|A judgment on Section 100 of the Patents Act 1977 that|
makes sense is as satisfying for the AmeriKat
as reaching those hard to reach "itch spots". Ahhh....
The claimant - Magnesium Elektron Limited - makes and supplies rare earth mixed oxide (REMO) products, namely comprised of zirconium-cerium-based mixed oxides with rare earth oxides such as yttrium oxide. These are made by the patented process as claimed in EP (UK) 1,444,036 entitled "Process for preparing zirconium-cerium-based mixed oxides". All claims in the '036 patent are process claims. Claim 1 states:
“A process for preparing zirconium-cerium-based mixed oxides which comprises reacting an alkali with an aqueous solution of a soluble zirconium salt containing 0.42-0.7 mole of sulphate anion (SO42–) per mole of zirconium cation at a temperature of not greater than 50°C, in the presence of a soluble cerium salt to form a cerium-zirconium mixed hydroxide, and then calcining the cerium-zirconium mixed hydroxide to form a mixed oxide.”Molycorp Europe - the first defendant - is a UK company which supplies REMO products. Zibo Jia Hua Advanced Material Resources Co. Ltd ("Zamr") based in Shandong, China, makes zirconium-cerium based mixed oxides in China. Molycorp and Zamr are indirect subsidiaries of Molycorp Inc, a US company who petitioned for Chapter 11 bankruptcy in June 2015. This has ruled Molycorp Inc out of the running for this application.
Magnesium Elektron argue that both of the defendants have infringed the patented process
- by making REMO products in China;
- by, with respect of Molycorp Europe, keeping, using, disposing of and offering to dispose of a product made directly by means of the patented process;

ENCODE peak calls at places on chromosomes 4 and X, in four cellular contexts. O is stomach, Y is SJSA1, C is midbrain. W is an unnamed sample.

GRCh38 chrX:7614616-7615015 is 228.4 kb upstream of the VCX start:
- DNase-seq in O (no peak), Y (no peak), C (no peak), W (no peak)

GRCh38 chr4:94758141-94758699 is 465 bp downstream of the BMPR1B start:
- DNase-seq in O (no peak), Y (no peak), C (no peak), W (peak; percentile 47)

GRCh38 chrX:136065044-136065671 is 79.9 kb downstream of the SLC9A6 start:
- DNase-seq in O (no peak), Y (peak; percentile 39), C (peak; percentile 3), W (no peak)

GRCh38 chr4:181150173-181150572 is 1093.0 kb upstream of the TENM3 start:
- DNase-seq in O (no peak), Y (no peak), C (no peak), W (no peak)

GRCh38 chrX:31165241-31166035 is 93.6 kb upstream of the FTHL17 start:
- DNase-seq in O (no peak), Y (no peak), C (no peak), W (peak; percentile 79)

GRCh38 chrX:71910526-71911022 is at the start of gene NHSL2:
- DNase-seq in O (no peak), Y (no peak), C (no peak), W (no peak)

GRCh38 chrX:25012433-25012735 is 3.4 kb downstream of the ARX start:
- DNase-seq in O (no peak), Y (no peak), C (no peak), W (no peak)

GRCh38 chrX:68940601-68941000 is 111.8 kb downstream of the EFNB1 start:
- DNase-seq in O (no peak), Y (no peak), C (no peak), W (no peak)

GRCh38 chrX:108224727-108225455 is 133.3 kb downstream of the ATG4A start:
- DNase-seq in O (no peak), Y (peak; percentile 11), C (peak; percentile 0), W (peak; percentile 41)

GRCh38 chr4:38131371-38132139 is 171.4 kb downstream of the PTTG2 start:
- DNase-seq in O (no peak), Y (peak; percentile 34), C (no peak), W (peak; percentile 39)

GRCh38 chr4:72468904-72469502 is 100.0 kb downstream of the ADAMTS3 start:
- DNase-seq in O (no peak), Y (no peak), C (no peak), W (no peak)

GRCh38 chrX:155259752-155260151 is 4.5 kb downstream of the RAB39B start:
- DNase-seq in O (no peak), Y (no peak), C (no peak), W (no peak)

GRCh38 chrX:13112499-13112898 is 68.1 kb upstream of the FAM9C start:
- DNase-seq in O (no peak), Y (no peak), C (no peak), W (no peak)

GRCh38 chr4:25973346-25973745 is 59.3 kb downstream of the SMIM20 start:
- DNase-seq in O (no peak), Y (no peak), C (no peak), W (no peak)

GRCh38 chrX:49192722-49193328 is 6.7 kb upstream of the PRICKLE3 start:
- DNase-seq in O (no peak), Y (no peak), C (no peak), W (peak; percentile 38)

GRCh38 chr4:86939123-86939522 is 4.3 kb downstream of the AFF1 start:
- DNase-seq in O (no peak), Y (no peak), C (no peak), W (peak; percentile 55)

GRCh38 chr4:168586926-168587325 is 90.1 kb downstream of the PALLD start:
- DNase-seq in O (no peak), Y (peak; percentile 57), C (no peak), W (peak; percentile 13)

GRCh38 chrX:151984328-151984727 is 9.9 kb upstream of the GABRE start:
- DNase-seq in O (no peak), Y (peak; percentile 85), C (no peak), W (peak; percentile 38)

- by, with respect of one or the other defendant, importing the product in the UK; and
- by carrying the acts out pursuant to a common design and are therefore jointly liable for any acts of infringement committed by the other.
There were three questions before the court as follows:
Question 1: Is there a serious issue to be tried?
Whether or not there is a serious issue to be tried for the purpose of service out on the merits is the same test for resisting summary judgment (CPR 24) or strike out (CPR Part 3, Rule 3.4). Because the claimant's patent is for a process, section 60(1)(c) of the Patents Act 1977 which relates to the infringement of a process invention, is at issue. The questions are therefore whether Zamr has committed any relevant acts within the scope of section 60(1)(c) and whether such a product was made directly by the patented process.
In respect of the second question, the judge recognized that proving that the product was made using the patented process is difficult (see for example Nutrinova v Scanchem  FSR 42). The evidence of Mr Moles explained that the process at issue, called washcoating, could be identified by way of a chemical fingerprint. This is because the patentee's REMO product obtained a unique nanostructure from the washcoating that provided enhanced oxygen release kinetics. These features could be identified by various techniques which, when conducted in full, are quite an undertaking. The claimant therefore provided initial results which demonstrated that the sample from a trap purchase behaved almost identically to samples made by the patented process. Accordingly, the judge accepted that there was a serious issue to be tried .